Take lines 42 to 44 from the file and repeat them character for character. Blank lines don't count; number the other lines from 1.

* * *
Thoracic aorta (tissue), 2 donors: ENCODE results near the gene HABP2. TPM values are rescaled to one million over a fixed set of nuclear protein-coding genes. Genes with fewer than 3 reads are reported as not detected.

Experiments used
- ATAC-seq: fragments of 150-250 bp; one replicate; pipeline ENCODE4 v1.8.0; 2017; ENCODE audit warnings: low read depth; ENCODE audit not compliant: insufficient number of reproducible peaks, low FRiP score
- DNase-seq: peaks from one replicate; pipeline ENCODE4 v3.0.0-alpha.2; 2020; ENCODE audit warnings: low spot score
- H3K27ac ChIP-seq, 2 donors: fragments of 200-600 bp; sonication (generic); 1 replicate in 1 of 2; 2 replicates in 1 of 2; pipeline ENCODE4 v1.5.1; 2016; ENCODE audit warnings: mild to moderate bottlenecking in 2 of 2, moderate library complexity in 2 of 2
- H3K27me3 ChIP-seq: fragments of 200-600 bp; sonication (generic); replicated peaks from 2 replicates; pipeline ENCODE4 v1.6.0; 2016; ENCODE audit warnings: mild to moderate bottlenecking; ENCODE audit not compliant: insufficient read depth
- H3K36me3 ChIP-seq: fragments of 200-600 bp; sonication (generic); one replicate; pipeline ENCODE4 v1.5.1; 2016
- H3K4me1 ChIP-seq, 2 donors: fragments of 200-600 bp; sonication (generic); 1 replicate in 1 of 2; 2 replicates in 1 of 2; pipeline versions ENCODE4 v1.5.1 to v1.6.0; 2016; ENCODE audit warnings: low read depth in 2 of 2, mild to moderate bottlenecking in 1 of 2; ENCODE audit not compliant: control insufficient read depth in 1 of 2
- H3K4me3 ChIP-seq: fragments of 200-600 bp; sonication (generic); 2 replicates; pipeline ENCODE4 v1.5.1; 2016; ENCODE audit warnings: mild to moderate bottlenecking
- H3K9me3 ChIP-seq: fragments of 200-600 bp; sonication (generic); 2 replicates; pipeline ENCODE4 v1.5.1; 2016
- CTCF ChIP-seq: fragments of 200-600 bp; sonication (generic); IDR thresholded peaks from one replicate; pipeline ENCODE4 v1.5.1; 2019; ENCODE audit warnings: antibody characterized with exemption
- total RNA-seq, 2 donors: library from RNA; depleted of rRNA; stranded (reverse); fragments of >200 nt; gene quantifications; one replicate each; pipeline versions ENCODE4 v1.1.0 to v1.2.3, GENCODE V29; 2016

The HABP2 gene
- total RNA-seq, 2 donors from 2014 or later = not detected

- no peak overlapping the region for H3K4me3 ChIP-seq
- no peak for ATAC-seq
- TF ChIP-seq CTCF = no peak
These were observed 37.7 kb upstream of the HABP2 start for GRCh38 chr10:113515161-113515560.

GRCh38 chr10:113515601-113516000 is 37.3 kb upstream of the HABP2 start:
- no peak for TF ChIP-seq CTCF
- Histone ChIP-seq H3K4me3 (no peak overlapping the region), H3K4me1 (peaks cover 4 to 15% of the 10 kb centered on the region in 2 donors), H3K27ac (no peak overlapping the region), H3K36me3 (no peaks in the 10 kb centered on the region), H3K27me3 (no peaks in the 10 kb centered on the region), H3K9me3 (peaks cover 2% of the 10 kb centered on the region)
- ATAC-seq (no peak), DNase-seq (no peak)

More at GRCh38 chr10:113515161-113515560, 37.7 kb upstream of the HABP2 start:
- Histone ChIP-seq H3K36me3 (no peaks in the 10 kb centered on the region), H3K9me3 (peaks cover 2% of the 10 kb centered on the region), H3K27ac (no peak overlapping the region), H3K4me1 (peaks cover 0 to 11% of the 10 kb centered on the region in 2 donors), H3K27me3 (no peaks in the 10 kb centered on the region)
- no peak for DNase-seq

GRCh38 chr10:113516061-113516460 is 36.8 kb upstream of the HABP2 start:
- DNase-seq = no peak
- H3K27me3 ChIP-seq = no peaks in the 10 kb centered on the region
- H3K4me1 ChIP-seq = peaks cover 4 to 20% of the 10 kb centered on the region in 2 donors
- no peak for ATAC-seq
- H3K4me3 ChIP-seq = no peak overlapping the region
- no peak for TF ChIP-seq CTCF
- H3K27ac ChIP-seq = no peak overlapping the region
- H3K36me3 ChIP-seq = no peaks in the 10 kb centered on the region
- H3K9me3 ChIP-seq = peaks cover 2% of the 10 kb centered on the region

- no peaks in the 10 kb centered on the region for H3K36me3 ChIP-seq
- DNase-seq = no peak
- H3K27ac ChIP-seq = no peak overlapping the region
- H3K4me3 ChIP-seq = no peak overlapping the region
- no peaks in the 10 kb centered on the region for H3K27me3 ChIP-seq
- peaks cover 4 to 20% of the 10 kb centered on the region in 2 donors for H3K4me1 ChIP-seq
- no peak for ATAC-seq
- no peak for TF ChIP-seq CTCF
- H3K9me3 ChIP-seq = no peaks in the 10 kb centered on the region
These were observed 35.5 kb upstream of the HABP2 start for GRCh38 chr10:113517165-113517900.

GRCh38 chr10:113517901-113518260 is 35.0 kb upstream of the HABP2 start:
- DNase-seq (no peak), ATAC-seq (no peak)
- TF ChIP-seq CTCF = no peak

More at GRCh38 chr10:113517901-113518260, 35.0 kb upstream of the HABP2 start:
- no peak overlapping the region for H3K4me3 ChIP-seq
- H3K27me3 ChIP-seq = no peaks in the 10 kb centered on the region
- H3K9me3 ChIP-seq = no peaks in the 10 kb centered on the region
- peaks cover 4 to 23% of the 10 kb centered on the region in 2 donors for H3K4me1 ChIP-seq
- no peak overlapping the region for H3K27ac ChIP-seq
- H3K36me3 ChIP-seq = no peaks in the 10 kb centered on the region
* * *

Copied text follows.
- no peak for ATAC-seq
- no peak for TF ChIP-seq CTCF
- H3K9me3 ChIP-seq = no peaks in the 10 kb centered on the region